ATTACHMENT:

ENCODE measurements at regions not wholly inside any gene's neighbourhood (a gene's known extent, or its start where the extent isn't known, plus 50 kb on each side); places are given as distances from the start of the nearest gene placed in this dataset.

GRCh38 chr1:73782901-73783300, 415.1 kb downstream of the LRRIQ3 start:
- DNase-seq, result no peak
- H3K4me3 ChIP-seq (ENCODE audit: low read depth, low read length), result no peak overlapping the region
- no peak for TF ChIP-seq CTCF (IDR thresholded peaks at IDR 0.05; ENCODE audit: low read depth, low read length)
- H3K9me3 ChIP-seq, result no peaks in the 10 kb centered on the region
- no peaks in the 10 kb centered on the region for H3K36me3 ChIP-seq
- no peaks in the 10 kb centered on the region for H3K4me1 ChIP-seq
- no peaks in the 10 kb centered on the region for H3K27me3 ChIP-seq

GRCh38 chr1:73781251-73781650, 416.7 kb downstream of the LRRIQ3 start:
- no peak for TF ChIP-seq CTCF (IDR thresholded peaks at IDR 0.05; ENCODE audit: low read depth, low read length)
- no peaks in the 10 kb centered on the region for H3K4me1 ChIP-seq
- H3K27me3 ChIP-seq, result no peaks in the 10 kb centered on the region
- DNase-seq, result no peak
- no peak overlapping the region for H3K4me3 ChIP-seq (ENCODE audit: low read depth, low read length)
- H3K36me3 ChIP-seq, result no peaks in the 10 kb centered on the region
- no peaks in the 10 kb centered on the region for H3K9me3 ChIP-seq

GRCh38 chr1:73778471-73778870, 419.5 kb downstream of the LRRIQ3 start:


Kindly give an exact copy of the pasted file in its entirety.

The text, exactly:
ENCODE measurements at regions not wholly inside any gene's neighbourhood (a gene's known extent, or its start where the extent isn't known, plus 50 kb on each side); places are given as distances from the start of the nearest gene placed in this dataset.

GRCh38 chr1:73782901-73783300, 415.1 kb downstream of the LRRIQ3 start:
- DNase-seq, result no peak
- H3K4me3 ChIP-seq (ENCODE audit: low read depth, low read length), result no peak overlapping the region
- no peak for TF ChIP-seq CTCF (IDR thresholded peaks at IDR 0.05; ENCODE audit: low read depth, low read length)
- H3K9me3 ChIP-seq, result no peaks in the 10 kb centered on the region
- no peaks in the 10 kb centered on the region for H3K36me3 ChIP-seq
- no peaks in the 10 kb centered on the region for H3K4me1 ChIP-seq
- no peaks in the 10 kb centered on the region for H3K27me3 ChIP-seq

GRCh38 chr1:73781251-73781650, 416.7 kb downstream of the LRRIQ3 start:
- no peak for TF ChIP-seq CTCF (IDR thresholded peaks at IDR 0.05; ENCODE audit: low read depth, low read length)
- no peaks in the 10 kb centered on the region for H3K4me1 ChIP-seq
- H3K27me3 ChIP-seq, result no peaks in the 10 kb centered on the region
- DNase-seq, result no peak
- no peak overlapping the region for H3K4me3 ChIP-seq (ENCODE audit: low read depth, low read length)
- H3K36me3 ChIP-seq, result no peaks in the 10 kb centered on the region
- no peaks in the 10 kb centered on the region for H3K9me3 ChIP-seq

GRCh38 chr1:73778471-73778870, 419.5 kb downstream of the LRRIQ3 start: